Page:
As I complete my first year on the Core I look back on a very satisfying year. While my interest and passions have taken me off in many odd directions I feel I have stayed close to my main objective of opening up DotNetNuke to the widest possible audience by helping the beginner. Think about it, there are more beginners than advanced developers. I believe our growth is in the multitudes turning to ASP.NET every day.
My biggest accomplishment this year has been the Module Developer's Guide for DotNetNuke 4 (I also wrote the Module Development Chapters for a DotNetNuke 4 book).
Nearly three years ago when I first got involved with DotNetNuke, the ability to create modules was held by a relative small percentage of the community. Many wanted to make modules but lacked the skill and an expensive copy of Visual Studio. Back in those days I made my first tutorial that showed people how to make a DotNetNuke module using Notepad.
Many in the DotNetNuke community felt that one of the biggest hurdles was learning how to create a module using the DAL. A few of us formed the DAL II project and while our proposal wasn’t the one that was eventually used, all of our objectives were implemented in the DAL+ (the method that was eventually created).
Another problem that beginners have a problem with is installing DotNetNuke. Nearly 2 years ago a number of us started the Firebird project in an effort to allow DotNetNuke to run on an embedded database. The plan was that you would not have to set a connection string or configure the web.config, you just unzip DotNetNuke in a directory and it comes up. The project faltered partially due to the fact that the team itself wasn’t running DotNetNuke using Firebird. In addition, when DotNetNuke 4 came out, the DotNetNuke install package with the automatic SQL Server Express achieves many of the projects objectives.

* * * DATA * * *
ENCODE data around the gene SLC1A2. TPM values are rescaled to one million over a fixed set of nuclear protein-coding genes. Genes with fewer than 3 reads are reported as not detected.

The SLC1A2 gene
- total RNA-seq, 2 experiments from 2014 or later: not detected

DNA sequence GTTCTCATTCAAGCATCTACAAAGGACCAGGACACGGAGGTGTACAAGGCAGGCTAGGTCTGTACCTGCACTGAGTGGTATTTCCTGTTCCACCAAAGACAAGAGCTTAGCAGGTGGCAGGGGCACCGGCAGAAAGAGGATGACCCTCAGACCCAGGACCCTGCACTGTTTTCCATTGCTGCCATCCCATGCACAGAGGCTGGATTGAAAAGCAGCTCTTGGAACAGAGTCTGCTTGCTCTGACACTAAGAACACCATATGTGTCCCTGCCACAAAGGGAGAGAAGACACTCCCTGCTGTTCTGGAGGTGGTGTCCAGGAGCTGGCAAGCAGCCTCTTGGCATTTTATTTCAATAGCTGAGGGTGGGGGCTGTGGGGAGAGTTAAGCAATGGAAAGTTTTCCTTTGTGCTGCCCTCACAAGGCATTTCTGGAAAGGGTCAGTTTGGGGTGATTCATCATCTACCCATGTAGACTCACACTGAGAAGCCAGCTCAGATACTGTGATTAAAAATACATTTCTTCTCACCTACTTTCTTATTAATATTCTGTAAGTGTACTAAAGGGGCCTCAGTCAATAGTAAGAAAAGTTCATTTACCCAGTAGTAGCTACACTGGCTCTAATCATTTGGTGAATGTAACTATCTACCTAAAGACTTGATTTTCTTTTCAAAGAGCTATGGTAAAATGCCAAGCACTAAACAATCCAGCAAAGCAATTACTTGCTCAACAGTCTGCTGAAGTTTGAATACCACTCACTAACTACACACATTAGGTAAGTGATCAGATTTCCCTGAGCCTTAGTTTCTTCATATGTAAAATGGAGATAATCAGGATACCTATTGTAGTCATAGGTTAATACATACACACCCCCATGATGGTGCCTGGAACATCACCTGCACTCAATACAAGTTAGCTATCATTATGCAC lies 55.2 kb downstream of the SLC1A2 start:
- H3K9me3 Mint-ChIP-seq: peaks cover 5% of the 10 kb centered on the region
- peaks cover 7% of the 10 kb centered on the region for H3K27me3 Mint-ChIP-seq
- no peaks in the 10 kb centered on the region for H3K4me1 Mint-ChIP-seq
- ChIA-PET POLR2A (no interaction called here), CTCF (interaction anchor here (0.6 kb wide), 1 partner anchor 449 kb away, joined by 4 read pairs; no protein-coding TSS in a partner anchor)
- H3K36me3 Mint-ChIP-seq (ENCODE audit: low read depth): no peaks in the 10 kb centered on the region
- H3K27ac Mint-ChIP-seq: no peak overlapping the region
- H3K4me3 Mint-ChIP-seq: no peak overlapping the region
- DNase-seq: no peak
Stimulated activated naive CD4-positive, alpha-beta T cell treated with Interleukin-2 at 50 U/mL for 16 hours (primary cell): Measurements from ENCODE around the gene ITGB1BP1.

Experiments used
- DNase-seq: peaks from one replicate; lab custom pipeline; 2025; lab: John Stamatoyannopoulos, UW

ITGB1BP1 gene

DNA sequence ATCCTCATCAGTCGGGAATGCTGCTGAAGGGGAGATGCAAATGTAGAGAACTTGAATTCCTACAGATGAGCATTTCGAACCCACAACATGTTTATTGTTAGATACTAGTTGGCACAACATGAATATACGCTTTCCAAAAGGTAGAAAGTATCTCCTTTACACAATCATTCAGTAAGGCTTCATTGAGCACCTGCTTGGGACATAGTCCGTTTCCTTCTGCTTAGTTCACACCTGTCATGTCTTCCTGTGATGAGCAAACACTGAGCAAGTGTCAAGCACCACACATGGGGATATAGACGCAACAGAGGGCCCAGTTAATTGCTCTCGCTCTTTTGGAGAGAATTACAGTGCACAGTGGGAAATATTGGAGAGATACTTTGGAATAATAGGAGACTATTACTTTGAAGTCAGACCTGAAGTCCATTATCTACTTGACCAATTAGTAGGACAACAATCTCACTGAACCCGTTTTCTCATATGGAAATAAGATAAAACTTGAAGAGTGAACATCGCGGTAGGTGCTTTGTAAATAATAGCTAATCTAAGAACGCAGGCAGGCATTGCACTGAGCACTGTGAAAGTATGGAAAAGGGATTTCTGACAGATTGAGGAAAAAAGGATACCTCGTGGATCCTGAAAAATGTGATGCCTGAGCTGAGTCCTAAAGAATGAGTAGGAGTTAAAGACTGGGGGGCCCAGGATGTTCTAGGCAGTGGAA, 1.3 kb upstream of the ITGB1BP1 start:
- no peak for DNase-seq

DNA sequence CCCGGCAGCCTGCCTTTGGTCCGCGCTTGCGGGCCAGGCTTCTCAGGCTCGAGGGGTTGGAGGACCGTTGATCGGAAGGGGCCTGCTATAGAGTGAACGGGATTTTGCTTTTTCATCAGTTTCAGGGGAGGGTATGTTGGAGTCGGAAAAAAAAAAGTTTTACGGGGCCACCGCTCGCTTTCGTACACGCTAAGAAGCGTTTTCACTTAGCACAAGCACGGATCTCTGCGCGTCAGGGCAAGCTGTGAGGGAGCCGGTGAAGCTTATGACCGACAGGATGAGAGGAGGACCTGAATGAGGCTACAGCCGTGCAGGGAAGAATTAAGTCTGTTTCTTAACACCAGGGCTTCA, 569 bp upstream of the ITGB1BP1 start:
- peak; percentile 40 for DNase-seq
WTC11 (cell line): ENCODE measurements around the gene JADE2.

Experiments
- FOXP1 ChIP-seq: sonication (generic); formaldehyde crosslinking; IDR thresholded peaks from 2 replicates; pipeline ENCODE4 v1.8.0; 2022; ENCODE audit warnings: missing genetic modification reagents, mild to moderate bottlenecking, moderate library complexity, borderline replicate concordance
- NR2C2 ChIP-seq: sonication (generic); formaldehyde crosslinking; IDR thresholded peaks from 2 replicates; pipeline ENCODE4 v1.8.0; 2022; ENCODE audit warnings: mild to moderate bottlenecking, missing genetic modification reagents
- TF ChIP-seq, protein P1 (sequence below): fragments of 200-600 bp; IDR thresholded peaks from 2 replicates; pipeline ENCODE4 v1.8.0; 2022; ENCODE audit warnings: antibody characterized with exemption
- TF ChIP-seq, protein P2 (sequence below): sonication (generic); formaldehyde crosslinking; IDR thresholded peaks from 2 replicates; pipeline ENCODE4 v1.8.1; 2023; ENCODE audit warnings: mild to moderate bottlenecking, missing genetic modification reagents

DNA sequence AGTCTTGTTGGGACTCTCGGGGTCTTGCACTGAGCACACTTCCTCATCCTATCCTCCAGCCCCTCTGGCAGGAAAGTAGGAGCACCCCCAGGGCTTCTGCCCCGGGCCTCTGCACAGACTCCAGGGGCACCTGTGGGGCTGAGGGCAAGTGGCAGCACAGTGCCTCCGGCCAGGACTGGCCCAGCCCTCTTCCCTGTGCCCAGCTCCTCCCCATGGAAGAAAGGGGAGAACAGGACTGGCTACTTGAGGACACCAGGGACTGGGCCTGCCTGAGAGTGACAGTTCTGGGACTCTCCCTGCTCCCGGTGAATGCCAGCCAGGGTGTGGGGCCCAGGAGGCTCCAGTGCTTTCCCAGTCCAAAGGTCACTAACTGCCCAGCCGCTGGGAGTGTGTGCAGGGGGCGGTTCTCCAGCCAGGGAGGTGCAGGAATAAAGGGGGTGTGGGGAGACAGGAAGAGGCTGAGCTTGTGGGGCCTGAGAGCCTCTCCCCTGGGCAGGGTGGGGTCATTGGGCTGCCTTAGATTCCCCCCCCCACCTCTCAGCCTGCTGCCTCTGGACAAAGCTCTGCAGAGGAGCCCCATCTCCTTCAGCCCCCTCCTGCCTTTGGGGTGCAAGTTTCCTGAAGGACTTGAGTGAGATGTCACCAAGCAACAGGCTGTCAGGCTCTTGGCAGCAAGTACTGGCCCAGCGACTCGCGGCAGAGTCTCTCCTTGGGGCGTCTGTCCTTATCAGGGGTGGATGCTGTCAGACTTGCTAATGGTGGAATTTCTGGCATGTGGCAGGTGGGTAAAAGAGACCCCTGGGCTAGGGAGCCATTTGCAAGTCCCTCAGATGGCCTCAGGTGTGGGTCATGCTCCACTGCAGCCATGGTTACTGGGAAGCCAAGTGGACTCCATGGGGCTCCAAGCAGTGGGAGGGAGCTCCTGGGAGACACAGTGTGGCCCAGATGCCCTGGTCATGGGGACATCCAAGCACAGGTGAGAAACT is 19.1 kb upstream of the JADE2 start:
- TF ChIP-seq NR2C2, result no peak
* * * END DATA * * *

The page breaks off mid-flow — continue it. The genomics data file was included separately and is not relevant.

This year I will continue to maintain and advance the Survey module, serve as Core liaison for the Links module and data access issues (anyone interested in creating and maintaining an Open Source alternate data provider feel free to contact me). In addition I plan to produce more tutorials and technical documentation. I also have a project, IWEB, that allows you to create Web Services for your DotNetNuke Portal. We will develop it for the next 9 months or so and make a proposal for possible inclusion in the Core.